This was the 25th consecutive year I've attended this festival, which includes the pandemic year of 2021 when I staged my own version of it, "The Kansas Silent Film Festival in New Hampshire." 

Why have I done this for so many years? Well, besides the films and the people, I think it represents hope and renewed possibilities, at least on a personal level.

Setting up: Larry Stendebach and Brian Sanders hang the banner on the White Concert Hall.

I first attended it quite by random in the year 2000, just prior to co-founding a successful publishing business that's been a big part of my life ever. Something about the accidental nature of it all triggered something in me to move ahead with all this.

And not long afterwards, the Kansas festival prompted me to embark on my own silent film journey—one that's involved creating music for silent film screenings for nearly 20 years now. 

For a lot of us, our life path involves finding our own way to what we become. And for some of us, the path has to include random detours to make it uniquely our own. 

It's one thing to follow a good example and learn from the paths that others have taken, to stand on the shoulders of those who came before you. But it's such a human thing to want to explore and find your own way—to pioneer, to discover, to learn and experience for yourself.

So returning to Topeka once a year in late February has become something of a pilgrimage for me, with its own interior rituals such as fried pickles on Saturday morning at the Hanover Pancake House—itself a symbol of renewal, having risen from the rubble of the F5 tornado that roared through town in June 1966.

(Interesting fact: a local TV reporter in Topeka at the time the tornado hit is credited with saving lives by sternly warning viewers, "For God's sake, take cover!" The reporter was a young Bill Kurtis, today the announcer for NPR's 'Wait Wait, Don't Tell Me.')

And for me, Topeka has become a sort of Midwest version of Brigadoon: a distant community conjured out of the mist just once a year, a place where like-minded people gather to celebrate something most people don't understand or appreciate—and a place where I can pause and ponder what I've done, and what I can still do, to be the best version of myself. 

We all need a Topeka. In my case, it actually happens to be Topeka.


For a comprehensive round-up of this year's films, I point you to a wonderfully detailed write-up by longtime attendee Bruce Calvert of Texas. 

Accompanist Ben Model provides music for 'Mabel's Blunder' (1914), a short Keystone comedy.

For me, among the highlights was getting to hear other accompanists do their stuff for a wide range of films, and with large and appreciative audiences. 

A special treat was to finally meet and hear Donald Sosin, one of the big names in the field, who was making his first appearance in Kansas.

I had the privilege of chauffeuring Donald to the Kansas City Airport (at 5 a.m.!), and we got chatting about a wide range of topics. I was surprised to find Donald was in the audience for my stuff, and he shared some useful observations.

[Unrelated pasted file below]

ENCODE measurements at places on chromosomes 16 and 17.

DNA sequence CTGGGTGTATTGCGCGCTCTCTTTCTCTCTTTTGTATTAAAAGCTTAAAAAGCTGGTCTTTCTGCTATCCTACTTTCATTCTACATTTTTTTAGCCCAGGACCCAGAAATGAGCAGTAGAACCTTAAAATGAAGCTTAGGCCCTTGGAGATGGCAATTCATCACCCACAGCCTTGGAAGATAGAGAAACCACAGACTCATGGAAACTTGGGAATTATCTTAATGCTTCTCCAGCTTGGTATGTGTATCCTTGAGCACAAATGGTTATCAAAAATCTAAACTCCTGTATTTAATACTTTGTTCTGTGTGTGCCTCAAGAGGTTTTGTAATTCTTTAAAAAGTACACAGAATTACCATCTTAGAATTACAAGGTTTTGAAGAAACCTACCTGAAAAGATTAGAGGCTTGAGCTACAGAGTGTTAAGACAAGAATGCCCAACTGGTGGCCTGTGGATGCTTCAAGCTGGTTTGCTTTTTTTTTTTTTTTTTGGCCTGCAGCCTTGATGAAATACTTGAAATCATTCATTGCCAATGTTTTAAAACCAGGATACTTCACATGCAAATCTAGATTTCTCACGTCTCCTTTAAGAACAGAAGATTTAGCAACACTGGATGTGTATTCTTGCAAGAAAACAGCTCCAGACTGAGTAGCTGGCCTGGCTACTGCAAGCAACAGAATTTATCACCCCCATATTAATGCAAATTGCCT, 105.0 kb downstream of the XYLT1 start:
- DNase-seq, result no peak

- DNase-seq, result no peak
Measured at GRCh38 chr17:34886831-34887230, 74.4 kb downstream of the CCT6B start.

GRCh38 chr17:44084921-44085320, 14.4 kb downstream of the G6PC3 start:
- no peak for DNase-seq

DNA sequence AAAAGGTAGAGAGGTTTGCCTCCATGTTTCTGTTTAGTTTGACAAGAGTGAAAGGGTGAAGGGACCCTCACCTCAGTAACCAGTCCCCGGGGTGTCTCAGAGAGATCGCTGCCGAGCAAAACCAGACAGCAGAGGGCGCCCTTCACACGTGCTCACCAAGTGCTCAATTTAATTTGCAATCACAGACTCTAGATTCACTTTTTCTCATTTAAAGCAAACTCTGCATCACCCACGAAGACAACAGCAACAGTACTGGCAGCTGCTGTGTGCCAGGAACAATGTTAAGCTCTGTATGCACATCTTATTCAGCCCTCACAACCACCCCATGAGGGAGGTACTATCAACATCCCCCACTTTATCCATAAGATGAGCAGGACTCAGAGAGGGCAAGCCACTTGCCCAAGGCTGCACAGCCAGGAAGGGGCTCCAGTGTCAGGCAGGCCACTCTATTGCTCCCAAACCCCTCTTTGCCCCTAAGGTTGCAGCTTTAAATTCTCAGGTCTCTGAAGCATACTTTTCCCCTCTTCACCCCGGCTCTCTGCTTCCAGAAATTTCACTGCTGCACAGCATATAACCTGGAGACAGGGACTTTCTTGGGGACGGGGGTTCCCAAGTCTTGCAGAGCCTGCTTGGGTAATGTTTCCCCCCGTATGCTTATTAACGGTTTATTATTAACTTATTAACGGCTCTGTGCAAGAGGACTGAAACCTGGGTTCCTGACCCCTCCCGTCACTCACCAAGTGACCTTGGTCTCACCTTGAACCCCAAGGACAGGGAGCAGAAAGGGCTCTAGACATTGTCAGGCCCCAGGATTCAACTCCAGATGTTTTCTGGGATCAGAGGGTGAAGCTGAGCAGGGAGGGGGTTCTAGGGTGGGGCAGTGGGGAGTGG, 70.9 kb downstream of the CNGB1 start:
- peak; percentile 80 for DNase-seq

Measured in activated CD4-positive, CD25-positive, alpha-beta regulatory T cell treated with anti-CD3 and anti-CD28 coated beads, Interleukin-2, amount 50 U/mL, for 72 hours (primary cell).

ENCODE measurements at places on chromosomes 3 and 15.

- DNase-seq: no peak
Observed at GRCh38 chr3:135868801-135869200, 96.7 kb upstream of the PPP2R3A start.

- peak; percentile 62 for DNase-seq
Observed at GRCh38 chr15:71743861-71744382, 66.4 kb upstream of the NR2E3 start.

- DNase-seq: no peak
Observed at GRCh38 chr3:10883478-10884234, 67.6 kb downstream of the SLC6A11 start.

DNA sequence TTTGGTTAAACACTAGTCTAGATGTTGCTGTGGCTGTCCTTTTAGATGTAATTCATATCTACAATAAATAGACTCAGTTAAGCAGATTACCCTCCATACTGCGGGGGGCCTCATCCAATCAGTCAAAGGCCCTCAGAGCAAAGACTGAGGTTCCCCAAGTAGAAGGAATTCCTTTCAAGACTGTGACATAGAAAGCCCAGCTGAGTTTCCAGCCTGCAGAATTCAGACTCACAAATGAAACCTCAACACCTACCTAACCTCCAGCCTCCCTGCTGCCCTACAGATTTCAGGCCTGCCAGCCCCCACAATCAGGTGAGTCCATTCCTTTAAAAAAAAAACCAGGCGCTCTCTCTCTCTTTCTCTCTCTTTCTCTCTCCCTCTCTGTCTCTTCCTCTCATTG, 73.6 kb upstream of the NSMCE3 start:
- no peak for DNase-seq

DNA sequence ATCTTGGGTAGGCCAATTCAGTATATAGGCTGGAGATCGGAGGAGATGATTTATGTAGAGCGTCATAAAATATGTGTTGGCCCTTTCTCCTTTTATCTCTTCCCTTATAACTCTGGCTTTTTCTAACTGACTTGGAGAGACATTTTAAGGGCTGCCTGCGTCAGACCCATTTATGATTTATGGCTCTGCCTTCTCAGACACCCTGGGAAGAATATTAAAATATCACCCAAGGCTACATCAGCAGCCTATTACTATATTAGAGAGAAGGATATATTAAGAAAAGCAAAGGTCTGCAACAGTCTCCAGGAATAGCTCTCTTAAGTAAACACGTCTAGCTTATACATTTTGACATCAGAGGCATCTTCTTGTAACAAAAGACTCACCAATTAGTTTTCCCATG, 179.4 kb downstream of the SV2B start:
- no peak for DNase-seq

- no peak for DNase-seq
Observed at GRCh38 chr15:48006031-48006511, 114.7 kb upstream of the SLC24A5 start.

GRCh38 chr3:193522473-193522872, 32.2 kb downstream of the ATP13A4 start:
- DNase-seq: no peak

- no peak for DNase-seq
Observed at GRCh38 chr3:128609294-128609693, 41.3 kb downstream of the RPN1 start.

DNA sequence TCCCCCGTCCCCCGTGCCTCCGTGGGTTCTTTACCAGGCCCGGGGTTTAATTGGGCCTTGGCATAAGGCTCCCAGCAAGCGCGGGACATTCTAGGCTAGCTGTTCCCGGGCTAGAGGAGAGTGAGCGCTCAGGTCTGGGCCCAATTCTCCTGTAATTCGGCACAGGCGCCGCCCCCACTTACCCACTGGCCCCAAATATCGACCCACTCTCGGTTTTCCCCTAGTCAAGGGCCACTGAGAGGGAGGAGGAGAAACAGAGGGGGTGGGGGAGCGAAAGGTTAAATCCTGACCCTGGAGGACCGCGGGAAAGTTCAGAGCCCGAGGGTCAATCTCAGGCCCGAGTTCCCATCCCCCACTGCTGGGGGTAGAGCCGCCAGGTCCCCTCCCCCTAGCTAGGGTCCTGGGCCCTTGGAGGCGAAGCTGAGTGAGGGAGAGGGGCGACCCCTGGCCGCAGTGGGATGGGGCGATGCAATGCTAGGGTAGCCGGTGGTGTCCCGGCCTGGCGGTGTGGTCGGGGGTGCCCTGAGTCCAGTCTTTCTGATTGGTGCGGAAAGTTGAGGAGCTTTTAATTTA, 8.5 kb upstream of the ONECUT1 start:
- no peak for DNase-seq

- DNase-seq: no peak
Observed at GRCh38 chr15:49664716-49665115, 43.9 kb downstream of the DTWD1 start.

And then just like that, it was over—until next year. 

But until then, I'll continue with my own little circus, including Harold Lloyd's comedy 'Why Worry?' on Sunday, March 3 at the Town Hall Theatre in Wilton.

More info below!

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A vintage lobby card promoting Harold Lloyd's comedy 'Why Worry?' (1923).
Contact Jeff Rapsis • (603) 236-9237 •

Silent comedy 'Why Worry?' with live music at Town Hall Theatre on Sunday, March 3

Harold Lloyd finds himself caught up in south-of-the-border revolutionary hilarity in inventive 1920s farce

WILTON, N.H.— He was the bespectacled young man next door whose road to success was often plagued by perilous detours.

He was Harold Lloyd, whose fast-paced comedies made him the most popular movie star of Hollywood's silent film era.

See for yourself why Lloyd was the top box office attraction of the 1920s in a revival of 'Why Worry?' (1923), one of his top-grossing comedies.

'Why Worry?' will be screened with live music on Sunday, March 3, 2024 at 2 p.m. at the Town Hall Theatre, 40 Main St., Wilton, N.H.

The screening was originally scheduled for Sunday, Feb. 18, but was moved to Sunday, March 3 due to a scheduling conflict.

Admission is free; donations are accepted, with $10 per person suggested to defray expenses.

The screening, the latest in the venue's silent film series, will feature live accompaniment by Jeff Rapsis, a New Hampshire-based composer who specializes in creating music for silent films.

Lloyd's go-getter character proved immensely popular throughout the 1920s, with fans following him from one adventure to the next.

Lloyd searches for footwear in 'Why Worry?' (1923).
In the political satire 'Why Worry?', Harold plays a wealthy hypochondriac traveling abroad who gets caught up in a local uprising.

Thrown into prison, Harold is forced to use his wits to escape and rescue his nurse from the clutches of a dangerous revolutionary leader.

Regarded as one of Lloyd's most surreal movies, 'Why Worry?' features a cast that includes an actual real-life giant—8-foot-tall John Aasen, discovered in Minnesota during a national talent search.

Rapsis will improvise a musical score for 'Why Worry?' as the film screens. In creating accompaniment for the Lloyd movies and other vintage classics, Rapsis tries to bridge the gap between silent film and modern audiences.

"Creating the music on the spot is a bit of a high-wire act, but it contributes a level of energy that's really crucial to the silent film experience," Rapsis said.

'Why Worry?' (1923) will be screened with live music on Sunday, March 3, 2024 at 2 p.m. at the Town Hall Theatre, 40 Main St., Wilton, N.H.

Admission is free; donations are accepted, with $10 per person suggested to defray expenses. For more information, call the theater at (603) 654-3456.